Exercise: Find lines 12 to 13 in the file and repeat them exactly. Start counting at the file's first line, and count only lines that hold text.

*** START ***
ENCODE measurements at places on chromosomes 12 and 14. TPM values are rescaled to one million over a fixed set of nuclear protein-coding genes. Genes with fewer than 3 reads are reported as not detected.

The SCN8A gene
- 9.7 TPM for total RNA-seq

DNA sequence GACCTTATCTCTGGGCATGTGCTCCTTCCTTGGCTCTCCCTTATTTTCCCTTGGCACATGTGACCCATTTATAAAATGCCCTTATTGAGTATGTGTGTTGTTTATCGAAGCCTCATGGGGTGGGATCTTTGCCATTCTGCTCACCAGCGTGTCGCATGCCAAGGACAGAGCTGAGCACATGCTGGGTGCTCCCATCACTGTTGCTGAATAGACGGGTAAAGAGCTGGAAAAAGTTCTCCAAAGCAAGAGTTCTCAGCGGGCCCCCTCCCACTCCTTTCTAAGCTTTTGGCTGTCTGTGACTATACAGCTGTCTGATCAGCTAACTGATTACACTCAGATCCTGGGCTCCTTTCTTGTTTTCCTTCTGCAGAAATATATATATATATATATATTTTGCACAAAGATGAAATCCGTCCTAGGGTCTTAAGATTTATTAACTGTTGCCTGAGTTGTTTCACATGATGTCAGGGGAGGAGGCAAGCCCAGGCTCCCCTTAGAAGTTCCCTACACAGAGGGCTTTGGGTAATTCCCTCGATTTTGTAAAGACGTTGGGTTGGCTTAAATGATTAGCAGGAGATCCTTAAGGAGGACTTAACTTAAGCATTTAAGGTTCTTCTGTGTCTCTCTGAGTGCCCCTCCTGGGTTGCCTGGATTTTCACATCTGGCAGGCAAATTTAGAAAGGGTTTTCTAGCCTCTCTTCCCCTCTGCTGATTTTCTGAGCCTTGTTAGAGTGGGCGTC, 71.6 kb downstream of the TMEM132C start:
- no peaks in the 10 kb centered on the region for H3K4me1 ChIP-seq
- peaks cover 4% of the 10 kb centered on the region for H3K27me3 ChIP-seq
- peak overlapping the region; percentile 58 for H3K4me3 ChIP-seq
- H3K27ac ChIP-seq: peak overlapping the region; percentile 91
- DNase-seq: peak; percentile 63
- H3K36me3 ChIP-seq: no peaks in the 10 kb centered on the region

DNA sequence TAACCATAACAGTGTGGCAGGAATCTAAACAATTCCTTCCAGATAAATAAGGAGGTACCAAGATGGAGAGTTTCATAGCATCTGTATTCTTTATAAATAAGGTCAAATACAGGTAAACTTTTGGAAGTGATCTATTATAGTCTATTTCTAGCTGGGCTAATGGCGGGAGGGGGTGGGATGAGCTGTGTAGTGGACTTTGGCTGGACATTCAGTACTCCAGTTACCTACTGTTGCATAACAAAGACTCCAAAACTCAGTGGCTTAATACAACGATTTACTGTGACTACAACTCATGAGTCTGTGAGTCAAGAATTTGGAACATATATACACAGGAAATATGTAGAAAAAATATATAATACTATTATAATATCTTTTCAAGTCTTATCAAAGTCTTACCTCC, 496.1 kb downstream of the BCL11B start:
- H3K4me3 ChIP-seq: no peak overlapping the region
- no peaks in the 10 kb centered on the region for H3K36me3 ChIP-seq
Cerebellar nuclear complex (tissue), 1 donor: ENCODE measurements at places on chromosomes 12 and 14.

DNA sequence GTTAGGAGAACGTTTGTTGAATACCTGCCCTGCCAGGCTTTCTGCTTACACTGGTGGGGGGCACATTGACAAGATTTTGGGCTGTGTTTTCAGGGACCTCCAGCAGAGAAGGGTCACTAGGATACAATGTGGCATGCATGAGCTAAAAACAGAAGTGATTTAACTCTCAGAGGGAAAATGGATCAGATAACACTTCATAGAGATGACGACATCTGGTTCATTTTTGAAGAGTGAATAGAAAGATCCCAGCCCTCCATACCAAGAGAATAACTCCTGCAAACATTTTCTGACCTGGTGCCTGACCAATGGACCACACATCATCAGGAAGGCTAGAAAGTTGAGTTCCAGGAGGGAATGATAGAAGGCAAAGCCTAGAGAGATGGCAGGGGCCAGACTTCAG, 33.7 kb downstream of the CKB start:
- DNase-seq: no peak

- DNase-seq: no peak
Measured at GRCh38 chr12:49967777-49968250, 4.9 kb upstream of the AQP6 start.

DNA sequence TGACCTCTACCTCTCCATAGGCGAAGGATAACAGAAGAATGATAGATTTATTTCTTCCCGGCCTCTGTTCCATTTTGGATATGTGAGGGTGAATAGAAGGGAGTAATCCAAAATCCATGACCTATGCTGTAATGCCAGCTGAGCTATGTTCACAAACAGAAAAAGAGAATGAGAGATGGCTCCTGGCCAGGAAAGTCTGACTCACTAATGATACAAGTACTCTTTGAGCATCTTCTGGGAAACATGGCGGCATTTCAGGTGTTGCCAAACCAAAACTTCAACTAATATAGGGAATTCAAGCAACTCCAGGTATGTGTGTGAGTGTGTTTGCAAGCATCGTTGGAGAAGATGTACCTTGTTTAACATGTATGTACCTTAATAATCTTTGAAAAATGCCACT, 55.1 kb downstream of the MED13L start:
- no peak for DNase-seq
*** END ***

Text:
- H3K4me3 ChIP-seq: no peak overlapping the region
- no peaks in the 10 kb centered on the region for H3K36me3 ChIP-seq